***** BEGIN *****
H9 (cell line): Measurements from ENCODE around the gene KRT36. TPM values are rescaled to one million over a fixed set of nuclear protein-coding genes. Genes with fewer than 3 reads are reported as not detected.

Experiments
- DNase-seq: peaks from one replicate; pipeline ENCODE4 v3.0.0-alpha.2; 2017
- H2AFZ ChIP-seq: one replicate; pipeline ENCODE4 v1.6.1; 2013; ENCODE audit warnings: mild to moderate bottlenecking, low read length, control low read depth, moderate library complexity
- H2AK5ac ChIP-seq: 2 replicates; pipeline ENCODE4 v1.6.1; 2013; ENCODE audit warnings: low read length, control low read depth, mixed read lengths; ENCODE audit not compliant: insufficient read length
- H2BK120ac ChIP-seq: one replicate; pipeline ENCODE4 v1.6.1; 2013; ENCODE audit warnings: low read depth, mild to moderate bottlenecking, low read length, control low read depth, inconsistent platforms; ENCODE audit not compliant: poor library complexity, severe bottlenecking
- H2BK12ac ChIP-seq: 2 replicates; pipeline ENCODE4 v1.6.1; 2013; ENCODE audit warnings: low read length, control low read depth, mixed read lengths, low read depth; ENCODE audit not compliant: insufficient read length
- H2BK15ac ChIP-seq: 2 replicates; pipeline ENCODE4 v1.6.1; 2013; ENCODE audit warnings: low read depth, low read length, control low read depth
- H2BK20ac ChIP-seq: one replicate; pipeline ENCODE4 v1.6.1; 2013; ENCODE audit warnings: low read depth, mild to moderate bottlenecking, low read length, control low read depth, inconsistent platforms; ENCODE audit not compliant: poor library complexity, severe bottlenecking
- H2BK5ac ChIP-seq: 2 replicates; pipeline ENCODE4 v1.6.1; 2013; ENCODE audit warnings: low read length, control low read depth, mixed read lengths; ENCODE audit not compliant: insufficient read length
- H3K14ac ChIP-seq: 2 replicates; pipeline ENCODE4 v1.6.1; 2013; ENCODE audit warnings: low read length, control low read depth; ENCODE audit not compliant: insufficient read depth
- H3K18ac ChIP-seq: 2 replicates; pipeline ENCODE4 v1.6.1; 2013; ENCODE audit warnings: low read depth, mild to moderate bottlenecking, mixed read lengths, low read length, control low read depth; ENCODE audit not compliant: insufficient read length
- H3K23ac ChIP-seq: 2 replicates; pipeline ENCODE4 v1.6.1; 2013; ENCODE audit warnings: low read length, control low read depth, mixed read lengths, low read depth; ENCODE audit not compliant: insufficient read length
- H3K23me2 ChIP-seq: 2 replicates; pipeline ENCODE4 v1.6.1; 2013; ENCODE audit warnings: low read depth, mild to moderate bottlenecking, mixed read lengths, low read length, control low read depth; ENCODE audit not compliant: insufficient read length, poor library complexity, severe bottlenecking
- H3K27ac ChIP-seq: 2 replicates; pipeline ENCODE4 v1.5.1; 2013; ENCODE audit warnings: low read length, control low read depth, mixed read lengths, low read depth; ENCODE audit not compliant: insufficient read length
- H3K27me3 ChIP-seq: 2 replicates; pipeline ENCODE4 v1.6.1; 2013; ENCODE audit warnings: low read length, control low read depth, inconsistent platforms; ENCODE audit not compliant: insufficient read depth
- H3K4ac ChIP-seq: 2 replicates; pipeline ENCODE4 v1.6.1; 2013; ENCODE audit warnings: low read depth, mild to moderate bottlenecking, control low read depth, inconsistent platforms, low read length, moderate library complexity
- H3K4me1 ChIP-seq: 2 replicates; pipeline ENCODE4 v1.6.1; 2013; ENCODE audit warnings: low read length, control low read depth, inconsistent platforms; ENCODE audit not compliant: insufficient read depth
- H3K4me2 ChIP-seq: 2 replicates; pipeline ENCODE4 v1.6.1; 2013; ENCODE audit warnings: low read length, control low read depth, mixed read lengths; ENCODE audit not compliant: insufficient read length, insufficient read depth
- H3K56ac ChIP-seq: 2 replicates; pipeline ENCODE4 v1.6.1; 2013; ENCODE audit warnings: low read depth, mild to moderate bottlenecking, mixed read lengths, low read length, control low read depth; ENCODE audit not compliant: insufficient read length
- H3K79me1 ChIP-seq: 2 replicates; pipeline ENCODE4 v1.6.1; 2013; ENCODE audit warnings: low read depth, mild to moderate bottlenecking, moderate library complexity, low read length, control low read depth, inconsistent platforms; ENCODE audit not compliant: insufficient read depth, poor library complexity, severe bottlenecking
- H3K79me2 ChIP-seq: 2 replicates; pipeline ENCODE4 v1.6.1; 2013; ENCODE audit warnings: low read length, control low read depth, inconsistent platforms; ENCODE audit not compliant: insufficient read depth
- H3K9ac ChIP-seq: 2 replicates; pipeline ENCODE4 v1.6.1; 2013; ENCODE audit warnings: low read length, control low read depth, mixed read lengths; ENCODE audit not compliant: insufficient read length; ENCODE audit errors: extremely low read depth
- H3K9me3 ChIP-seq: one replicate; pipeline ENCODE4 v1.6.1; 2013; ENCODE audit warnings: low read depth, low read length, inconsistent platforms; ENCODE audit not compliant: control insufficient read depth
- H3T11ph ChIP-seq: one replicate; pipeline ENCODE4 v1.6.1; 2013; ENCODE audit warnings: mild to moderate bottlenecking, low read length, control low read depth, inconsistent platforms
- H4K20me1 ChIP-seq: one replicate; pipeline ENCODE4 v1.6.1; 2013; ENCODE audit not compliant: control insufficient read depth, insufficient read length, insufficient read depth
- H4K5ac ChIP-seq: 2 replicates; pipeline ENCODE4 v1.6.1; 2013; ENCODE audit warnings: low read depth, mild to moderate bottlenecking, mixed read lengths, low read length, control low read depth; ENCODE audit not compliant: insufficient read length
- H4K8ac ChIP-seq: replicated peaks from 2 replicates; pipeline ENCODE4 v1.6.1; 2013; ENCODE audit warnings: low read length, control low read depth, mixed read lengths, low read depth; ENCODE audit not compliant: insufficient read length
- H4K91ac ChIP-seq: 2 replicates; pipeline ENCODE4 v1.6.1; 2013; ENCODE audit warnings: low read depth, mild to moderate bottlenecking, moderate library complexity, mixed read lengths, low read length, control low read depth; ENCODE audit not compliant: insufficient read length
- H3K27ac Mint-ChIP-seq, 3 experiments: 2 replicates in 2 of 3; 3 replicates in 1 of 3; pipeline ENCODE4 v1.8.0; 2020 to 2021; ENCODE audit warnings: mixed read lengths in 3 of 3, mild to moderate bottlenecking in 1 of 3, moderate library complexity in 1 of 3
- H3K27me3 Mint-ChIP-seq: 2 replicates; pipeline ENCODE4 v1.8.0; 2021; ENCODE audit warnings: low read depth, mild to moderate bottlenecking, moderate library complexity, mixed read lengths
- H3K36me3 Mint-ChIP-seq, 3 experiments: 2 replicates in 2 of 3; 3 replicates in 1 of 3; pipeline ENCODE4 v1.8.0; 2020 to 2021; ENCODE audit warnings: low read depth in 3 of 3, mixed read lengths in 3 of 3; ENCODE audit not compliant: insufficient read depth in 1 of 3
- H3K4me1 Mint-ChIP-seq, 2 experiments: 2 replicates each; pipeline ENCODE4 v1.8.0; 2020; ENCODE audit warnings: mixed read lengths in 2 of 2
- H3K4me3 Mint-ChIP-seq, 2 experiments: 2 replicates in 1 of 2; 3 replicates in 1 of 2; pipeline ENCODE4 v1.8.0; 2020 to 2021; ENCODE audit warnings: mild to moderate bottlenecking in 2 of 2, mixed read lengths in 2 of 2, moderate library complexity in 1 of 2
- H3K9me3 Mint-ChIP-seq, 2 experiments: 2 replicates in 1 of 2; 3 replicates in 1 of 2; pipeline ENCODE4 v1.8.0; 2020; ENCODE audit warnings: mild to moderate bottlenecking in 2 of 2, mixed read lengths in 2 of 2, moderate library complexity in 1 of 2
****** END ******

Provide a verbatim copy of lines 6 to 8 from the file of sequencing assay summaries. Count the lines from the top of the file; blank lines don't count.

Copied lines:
- H2BK120ac ChIP-seq: one replicate; pipeline ENCODE4 v1.6.1; 2013; ENCODE audit warnings: low read depth, mild to moderate bottlenecking, low read length, control low read depth, inconsistent platforms; ENCODE audit not compliant: poor library complexity, severe bottlenecking
- H2BK12ac ChIP-seq: 2 replicates; pipeline ENCODE4 v1.6.1; 2013; ENCODE audit warnings: low read length, control low read depth, mixed read lengths, low read depth; ENCODE audit not compliant: insufficient read length
- H2BK15ac ChIP-seq: 2 replicates; pipeline ENCODE4 v1.6.1; 2013; ENCODE audit warnings: low read depth, low read length, control low read depth